Hall Council '49; Dramatics Club '48, '49; Woman's
Auxiliary '48; Canterbury Club '49; Belles Staff '49;
Swimming Club '49; Christmas Pageant '49; Senior
Life Saving '48; Sigma.
CARTER, ISABEL BLOUNT Washington, N. C.
Dracula, LiT Washington, Toddle House, I. £).
Granddaughter's Club '48, '49; Woman's Auxiliary
'48; Stage Coach '49; Altar Guild '49; Hall Council
'49; Sigma Pi Alpha '48, '49; Secretary-Treasurer
'49; Honor Roll '48; Mu.
CLARK, ROSA NELLE Wilson. X. C.
Beautijul Wilson, ^ete lover, wit, ''coke-fighter"
Circle '49; Chairman of Assembly '49; Captain of
Softball Team '48, All-Star Team '48; Secretary of
Choir '49; Christmas Pageant '49; Advertising Staff
of Stage Coach '49; Superlative; Sigma.
COBB, VIRGINIA LE GRAND Durham, N. C.
popularity, Davidson, neatness, Lit' girlish
Glee Club '48; Y.W.C.A. '48, '49; Orchesis '49; Stage
Coach Staff '48; Dance Marshal '48, '49; Christmas
Pageant '49; Mu.
DAVIS, CARO McNEILL Dunn, N. C.
sparkling eyes, Davidson Sponsor, "Belle of Deb Ball"
Y.W.C.A. '48, '49; Circulation Staff of Belles '49;
Orchesis '49; Christmas Pageant '49; Sigma.
COSTNER, PHYLLIS Lincolnton, N. C,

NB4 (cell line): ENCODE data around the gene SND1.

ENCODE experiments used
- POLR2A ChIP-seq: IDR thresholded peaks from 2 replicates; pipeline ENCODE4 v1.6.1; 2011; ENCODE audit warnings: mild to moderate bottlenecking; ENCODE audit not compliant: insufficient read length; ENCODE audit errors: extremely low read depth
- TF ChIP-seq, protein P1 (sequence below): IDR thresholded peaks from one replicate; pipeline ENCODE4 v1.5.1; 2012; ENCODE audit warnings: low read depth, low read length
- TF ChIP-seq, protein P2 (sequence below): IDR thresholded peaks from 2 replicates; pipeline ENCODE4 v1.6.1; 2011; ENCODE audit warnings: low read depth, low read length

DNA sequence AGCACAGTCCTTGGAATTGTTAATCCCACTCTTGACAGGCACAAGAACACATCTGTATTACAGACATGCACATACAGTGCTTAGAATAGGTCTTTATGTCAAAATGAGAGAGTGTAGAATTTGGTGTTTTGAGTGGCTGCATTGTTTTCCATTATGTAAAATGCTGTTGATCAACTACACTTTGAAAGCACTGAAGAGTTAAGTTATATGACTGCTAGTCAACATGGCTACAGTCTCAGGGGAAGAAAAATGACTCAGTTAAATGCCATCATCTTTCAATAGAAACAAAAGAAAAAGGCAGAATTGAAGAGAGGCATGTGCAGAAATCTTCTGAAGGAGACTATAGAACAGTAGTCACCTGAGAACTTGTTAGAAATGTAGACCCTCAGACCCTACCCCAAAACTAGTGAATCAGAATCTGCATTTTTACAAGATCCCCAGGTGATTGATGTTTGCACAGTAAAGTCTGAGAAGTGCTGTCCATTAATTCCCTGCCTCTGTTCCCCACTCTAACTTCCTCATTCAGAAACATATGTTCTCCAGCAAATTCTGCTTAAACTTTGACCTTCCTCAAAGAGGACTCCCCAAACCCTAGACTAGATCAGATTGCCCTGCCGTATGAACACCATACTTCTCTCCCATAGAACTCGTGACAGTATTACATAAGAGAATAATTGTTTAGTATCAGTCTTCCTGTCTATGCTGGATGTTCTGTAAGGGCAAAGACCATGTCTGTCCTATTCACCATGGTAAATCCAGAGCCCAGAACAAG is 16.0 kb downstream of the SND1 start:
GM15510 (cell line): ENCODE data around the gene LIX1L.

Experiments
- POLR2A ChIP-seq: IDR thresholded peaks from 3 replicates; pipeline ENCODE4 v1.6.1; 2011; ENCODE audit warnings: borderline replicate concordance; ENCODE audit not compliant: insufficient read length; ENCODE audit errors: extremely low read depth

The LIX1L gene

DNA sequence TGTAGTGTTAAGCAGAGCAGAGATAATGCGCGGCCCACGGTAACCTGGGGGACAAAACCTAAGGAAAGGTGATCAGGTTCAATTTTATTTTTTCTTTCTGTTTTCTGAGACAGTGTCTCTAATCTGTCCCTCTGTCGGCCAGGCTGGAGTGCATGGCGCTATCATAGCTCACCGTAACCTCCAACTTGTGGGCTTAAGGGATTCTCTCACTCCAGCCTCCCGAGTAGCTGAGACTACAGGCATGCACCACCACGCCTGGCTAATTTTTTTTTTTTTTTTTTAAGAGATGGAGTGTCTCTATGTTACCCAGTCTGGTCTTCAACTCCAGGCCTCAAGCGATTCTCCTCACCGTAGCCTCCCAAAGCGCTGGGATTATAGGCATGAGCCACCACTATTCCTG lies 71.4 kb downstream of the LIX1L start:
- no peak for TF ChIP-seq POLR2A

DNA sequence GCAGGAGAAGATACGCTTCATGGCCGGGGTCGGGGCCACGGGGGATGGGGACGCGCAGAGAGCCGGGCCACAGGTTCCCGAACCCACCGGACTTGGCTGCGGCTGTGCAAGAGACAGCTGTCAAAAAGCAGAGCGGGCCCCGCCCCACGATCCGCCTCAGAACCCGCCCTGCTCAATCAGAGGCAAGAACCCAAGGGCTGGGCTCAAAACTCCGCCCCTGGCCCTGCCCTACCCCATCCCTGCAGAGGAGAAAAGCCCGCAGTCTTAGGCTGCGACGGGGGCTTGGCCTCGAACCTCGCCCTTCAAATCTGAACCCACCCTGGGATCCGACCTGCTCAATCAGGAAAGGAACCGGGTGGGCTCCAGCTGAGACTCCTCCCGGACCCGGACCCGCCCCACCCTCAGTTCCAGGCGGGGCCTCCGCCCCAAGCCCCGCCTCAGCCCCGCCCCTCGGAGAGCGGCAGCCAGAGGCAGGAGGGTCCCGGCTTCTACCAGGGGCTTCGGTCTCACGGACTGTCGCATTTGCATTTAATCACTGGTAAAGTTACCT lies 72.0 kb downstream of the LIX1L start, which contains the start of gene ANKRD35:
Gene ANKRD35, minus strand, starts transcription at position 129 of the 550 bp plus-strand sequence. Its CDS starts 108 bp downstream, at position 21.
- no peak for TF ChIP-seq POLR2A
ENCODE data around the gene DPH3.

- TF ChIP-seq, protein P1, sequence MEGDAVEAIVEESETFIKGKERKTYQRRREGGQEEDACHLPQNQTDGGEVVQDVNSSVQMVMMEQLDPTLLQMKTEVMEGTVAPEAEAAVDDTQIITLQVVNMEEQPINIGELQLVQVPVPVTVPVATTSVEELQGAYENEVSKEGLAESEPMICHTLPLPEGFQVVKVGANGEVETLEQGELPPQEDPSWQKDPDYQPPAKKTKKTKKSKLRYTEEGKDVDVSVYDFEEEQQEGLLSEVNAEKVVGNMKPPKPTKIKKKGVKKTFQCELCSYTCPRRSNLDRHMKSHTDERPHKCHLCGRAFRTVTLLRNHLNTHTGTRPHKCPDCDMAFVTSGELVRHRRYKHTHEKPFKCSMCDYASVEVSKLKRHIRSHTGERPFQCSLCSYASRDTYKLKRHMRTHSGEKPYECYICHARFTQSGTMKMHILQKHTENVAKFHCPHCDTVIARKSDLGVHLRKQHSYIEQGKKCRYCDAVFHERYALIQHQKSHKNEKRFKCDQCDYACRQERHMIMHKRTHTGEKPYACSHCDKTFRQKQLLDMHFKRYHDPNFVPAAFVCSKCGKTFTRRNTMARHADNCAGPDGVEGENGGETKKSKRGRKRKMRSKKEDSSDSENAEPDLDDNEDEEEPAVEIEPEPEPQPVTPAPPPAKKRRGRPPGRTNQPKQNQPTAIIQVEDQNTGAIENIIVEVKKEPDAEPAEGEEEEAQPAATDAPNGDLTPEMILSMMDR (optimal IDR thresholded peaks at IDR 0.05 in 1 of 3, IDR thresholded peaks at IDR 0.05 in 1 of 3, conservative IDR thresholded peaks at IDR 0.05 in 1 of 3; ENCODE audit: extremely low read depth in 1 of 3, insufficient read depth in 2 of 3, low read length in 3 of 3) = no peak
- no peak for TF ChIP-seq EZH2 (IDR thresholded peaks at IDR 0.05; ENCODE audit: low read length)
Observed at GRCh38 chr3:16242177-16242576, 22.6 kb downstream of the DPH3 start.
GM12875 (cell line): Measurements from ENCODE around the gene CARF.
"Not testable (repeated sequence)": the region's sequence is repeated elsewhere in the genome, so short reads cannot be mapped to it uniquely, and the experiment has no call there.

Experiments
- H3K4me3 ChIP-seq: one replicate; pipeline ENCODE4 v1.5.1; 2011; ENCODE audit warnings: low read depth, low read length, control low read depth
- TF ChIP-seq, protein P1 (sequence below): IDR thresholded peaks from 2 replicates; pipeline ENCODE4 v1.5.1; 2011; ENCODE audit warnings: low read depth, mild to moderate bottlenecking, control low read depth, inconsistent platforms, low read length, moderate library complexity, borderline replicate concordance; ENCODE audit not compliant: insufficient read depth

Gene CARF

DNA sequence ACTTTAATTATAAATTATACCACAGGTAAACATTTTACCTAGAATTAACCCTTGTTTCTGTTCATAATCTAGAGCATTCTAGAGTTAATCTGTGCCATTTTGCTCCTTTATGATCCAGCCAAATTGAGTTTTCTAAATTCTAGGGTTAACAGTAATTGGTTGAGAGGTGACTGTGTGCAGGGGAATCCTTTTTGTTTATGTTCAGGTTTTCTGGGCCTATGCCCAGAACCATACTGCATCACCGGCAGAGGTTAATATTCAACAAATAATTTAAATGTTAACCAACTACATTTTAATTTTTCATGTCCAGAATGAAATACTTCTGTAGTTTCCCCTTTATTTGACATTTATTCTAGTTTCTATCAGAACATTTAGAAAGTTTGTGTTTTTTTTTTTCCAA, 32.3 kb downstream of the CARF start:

lingue, "Yeah Carolina," actress, figure
Dramatics Club '48, '49, President '49; "Much Ado
About Nothing," '48; Swimming Club '48, '49; Hockey
Manager '48; Christmas Pageant '49; Sigma Pi Alpha
'48, '49, President '4g; Choir '49; Orchesis '48, '49;
Doctor's Daughter's Club '48, '49, Secretary-Treasurer
'49; Hall Council '49; Mu Cheerleader '49; Stace
Coach '49; Bulletin Staff '49; Canterbury Club '49; Mu.
DRANE, FRANCES WOOD
President of J
beloved, capability, sailboats, a true gem
Monroe, N. C.
Student Government Association '49;
President ot Junior Class '48; Honor Council '49;
Hall Vice-Counselor '49; Legislative Body '48, '49;
Constitution Committee '48; Circle '48, '49; Letter
Club '47, '48, '49; Woman's Auxiliary '47, '4g, Council
'48; Altar Guild '48, '49; Granddaughter's Club '47,
'48, '49; Life Saving '47; All Stars in — Hockey '48;
Basketball '47, '48; Softball '47, '48; Swimming '48;
Swimming Club '47, '48, '49; Mu Hockey Captain
'49; Acolyte '48; Outstanding Girl '49; Superlative;
DUBOSE, MARY INGLESBY Columbia, S. C.
lovely, courteous, twinkling eyes, Pawlefs
Chairman of Legislative Body '49; Granddaughter's
Club '48, '49, President '49; Canterbury Club '48,
'49, Secretary '49; Stage Coach Editorial Staff '49;